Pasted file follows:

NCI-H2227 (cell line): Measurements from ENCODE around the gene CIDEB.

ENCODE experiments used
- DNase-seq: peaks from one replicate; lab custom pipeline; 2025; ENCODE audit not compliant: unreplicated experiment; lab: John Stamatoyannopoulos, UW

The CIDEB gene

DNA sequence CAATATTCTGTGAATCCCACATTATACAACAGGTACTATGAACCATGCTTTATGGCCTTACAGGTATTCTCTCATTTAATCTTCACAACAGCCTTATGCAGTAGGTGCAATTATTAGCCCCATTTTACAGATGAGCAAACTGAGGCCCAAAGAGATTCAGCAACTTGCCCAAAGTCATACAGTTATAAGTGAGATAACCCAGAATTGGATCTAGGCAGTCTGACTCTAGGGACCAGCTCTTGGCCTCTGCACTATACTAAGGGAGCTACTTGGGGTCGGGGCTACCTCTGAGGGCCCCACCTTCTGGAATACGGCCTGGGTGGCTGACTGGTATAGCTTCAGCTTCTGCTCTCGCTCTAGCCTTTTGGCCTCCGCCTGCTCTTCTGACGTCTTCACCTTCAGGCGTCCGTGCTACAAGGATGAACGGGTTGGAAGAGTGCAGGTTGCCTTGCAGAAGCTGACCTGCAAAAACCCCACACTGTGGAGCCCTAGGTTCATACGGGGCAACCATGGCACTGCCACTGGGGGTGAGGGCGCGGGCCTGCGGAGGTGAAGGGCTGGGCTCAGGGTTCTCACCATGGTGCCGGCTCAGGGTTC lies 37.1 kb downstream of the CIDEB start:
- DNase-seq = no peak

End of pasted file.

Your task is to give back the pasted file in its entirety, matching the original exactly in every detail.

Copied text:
NCI-H2227 (cell line): Measurements from ENCODE around the gene CIDEB.

ENCODE experiments used
- DNase-seq: peaks from one replicate; lab custom pipeline; 2025; ENCODE audit not compliant: unreplicated experiment; lab: John Stamatoyannopoulos, UW

The CIDEB gene

DNA sequence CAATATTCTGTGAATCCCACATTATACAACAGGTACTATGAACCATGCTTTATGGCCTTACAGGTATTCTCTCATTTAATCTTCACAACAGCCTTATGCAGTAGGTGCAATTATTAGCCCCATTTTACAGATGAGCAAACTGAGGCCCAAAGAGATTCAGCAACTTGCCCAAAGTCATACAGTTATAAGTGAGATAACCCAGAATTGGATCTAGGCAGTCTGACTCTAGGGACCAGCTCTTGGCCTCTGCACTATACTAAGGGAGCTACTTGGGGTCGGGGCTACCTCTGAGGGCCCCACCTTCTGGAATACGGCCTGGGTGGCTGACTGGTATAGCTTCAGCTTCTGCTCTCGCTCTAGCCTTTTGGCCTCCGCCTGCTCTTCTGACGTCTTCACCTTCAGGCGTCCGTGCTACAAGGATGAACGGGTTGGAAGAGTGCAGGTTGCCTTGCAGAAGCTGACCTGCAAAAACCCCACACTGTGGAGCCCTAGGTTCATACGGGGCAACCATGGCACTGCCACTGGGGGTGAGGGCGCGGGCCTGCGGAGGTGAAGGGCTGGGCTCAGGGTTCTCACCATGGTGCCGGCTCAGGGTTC lies 37.1 kb downstream of the CIDEB start:
- DNase-seq = no peak